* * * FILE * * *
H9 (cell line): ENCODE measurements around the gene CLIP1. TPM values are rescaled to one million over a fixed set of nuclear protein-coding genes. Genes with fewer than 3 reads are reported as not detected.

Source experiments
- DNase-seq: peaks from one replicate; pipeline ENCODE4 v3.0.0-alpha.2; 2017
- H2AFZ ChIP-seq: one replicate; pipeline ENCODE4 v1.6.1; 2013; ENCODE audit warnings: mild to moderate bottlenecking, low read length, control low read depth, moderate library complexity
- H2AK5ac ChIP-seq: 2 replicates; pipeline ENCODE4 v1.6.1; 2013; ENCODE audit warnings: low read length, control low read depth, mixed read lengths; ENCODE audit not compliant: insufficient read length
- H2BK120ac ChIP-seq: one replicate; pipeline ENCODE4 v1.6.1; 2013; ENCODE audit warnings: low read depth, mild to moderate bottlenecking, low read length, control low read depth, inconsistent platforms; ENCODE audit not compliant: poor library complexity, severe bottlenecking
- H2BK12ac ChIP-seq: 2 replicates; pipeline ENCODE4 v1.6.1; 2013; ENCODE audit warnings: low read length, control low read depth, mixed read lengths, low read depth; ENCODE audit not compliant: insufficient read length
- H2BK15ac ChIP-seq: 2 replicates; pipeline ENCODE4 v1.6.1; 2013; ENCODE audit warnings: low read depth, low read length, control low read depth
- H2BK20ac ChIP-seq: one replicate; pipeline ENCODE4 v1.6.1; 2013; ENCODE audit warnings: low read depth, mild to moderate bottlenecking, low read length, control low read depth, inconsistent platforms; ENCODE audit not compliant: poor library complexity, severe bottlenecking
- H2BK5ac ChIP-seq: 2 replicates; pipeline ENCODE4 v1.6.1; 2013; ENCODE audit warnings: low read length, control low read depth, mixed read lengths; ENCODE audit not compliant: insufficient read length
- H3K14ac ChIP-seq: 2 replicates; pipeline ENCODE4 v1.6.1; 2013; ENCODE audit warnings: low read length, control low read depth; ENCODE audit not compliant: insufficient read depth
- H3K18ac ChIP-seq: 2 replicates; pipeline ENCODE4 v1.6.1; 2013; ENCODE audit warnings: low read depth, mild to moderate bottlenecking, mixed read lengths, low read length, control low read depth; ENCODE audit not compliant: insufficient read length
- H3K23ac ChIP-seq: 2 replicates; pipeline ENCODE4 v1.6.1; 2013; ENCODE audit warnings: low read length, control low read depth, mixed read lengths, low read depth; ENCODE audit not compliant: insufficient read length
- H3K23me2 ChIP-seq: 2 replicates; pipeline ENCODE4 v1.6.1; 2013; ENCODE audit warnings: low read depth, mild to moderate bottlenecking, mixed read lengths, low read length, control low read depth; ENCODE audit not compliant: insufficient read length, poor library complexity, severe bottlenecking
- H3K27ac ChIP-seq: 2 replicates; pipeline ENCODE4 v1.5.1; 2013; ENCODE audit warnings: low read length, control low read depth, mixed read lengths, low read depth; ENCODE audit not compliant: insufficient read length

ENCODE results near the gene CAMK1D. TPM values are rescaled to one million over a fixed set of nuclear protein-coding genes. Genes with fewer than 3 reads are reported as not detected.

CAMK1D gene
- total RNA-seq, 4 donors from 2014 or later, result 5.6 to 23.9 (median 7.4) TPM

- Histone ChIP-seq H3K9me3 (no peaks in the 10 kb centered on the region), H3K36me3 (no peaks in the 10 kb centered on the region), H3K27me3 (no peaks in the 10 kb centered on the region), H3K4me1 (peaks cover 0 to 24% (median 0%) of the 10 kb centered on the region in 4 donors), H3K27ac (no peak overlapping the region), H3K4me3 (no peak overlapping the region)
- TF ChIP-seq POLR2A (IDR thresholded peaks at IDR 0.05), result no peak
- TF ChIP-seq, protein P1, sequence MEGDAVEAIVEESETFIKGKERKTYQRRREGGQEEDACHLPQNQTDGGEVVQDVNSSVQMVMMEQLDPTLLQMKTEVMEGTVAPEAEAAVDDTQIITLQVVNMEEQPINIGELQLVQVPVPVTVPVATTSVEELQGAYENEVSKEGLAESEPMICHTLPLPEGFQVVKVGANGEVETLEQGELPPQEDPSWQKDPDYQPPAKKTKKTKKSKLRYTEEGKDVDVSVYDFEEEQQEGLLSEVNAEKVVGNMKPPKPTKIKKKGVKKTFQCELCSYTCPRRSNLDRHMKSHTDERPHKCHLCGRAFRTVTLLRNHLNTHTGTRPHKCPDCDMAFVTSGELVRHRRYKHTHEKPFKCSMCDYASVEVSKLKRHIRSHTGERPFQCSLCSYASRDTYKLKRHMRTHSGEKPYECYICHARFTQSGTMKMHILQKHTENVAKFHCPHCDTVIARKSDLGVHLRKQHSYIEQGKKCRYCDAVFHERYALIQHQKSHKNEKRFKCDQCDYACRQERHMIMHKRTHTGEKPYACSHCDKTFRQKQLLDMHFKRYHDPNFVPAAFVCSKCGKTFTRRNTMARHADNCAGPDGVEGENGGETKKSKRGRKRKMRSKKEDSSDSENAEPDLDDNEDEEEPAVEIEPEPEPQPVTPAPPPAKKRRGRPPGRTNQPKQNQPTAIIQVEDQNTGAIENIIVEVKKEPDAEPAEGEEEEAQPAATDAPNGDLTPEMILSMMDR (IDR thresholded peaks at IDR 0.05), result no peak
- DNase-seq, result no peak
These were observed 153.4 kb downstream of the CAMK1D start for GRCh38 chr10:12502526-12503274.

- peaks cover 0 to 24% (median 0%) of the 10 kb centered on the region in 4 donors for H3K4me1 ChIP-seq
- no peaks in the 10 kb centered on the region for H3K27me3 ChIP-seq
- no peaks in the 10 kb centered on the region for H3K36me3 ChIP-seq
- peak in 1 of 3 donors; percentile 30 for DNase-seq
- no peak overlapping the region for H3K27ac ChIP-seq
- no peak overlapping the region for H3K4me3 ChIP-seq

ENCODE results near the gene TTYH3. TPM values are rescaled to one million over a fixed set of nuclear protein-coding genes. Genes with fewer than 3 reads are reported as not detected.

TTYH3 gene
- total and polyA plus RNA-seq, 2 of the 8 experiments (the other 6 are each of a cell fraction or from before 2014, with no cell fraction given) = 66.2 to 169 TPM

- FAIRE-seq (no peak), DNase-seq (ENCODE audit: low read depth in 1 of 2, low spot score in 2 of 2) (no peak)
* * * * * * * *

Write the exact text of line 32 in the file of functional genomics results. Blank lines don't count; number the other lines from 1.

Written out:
- total and polyA plus RNA-seq, 2 of the 8 experiments (the other 6 are each of a cell fraction or from before 2014, with no cell fraction given) = 66.2 to 169 TPM